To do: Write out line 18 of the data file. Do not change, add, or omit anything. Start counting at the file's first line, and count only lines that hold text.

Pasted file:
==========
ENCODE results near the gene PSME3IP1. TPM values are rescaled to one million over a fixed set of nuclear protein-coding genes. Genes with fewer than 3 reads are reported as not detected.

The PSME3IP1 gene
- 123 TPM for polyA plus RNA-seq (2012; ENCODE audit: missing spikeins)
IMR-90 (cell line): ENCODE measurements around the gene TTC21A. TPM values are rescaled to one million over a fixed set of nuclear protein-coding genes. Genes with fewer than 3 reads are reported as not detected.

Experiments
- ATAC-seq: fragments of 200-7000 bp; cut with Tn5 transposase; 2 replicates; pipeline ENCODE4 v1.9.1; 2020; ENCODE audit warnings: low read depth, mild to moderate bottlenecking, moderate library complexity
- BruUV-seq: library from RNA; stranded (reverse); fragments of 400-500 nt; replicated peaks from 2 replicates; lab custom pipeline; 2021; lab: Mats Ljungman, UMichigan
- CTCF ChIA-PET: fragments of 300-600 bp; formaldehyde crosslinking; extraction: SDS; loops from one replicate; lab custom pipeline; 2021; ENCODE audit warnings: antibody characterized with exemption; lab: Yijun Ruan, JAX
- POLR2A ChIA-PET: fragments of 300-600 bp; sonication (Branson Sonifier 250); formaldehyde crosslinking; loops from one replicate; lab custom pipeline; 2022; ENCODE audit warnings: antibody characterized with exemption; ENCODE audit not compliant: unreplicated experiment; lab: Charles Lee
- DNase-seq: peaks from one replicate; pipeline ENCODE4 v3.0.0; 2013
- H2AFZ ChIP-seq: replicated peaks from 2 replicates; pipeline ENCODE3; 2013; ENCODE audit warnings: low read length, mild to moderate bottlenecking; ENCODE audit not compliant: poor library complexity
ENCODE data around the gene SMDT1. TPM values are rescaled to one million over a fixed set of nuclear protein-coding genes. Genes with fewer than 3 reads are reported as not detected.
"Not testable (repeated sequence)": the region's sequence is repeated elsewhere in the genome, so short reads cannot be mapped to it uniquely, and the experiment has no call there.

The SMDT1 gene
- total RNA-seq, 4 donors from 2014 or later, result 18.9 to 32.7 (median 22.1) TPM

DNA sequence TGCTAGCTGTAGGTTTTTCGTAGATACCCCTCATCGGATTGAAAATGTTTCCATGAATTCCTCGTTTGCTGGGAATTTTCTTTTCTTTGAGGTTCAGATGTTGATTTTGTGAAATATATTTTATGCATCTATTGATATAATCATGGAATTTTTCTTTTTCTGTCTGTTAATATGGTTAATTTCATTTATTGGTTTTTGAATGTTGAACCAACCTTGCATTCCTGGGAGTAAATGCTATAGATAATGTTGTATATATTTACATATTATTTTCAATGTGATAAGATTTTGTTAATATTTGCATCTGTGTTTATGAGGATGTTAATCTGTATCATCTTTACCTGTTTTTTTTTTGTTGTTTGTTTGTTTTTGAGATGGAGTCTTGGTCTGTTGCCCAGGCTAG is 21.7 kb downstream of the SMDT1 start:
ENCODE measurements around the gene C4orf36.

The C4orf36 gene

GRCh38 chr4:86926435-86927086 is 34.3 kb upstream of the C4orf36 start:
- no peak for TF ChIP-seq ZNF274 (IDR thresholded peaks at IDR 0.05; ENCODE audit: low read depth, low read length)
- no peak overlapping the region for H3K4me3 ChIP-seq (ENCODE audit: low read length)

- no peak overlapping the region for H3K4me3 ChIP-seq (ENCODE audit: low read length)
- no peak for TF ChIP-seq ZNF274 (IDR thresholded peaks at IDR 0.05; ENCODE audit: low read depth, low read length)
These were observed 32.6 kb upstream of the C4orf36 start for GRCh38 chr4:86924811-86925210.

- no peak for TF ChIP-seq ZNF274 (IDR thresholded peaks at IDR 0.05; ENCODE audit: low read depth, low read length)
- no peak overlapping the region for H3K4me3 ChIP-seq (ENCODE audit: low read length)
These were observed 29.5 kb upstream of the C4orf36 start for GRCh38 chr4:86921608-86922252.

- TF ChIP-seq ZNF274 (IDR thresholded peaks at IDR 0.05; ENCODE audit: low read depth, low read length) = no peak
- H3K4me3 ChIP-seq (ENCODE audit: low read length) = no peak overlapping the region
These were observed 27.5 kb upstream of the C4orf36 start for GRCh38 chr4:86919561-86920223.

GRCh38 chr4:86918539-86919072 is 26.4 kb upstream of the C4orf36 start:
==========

The C4orf36 gene